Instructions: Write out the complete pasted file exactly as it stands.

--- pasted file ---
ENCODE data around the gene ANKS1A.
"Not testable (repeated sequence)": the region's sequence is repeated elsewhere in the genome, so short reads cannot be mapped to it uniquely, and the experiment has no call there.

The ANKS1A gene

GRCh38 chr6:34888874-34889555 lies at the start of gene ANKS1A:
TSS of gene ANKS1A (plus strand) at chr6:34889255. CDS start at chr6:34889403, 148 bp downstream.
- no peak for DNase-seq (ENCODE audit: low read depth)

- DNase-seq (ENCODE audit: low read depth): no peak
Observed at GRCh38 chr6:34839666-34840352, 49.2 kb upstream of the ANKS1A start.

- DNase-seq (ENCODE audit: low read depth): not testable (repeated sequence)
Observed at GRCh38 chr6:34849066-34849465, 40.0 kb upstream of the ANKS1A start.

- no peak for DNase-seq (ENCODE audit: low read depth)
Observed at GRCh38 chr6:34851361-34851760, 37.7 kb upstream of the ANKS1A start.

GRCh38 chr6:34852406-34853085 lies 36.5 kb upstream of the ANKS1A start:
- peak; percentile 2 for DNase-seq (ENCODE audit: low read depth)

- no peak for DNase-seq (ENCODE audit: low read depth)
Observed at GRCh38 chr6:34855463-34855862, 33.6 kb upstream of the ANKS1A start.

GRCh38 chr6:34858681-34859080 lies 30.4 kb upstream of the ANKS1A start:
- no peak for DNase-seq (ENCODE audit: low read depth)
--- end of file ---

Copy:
ENCODE data around the gene ANKS1A.
"Not testable (repeated sequence)": the region's sequence is repeated elsewhere in the genome, so short reads cannot be mapped to it uniquely, and the experiment has no call there.

The ANKS1A gene

GRCh38 chr6:34888874-34889555 lies at the start of gene ANKS1A:
TSS of gene ANKS1A (plus strand) at chr6:34889255. CDS start at chr6:34889403, 148 bp downstream.
- no peak for DNase-seq (ENCODE audit: low read depth)

- DNase-seq (ENCODE audit: low read depth): no peak
Observed at GRCh38 chr6:34839666-34840352, 49.2 kb upstream of the ANKS1A start.

- DNase-seq (ENCODE audit: low read depth): not testable (repeated sequence)
Observed at GRCh38 chr6:34849066-34849465, 40.0 kb upstream of the ANKS1A start.

- no peak for DNase-seq (ENCODE audit: low read depth)
Observed at GRCh38 chr6:34851361-34851760, 37.7 kb upstream of the ANKS1A start.

GRCh38 chr6:34852406-34853085 lies 36.5 kb upstream of the ANKS1A start:
- peak; percentile 2 for DNase-seq (ENCODE audit: low read depth)

- no peak for DNase-seq (ENCODE audit: low read depth)
Observed at GRCh38 chr6:34855463-34855862, 33.6 kb upstream of the ANKS1A start.

GRCh38 chr6:34858681-34859080 lies 30.4 kb upstream of the ANKS1A start:
- no peak for DNase-seq (ENCODE audit: low read depth)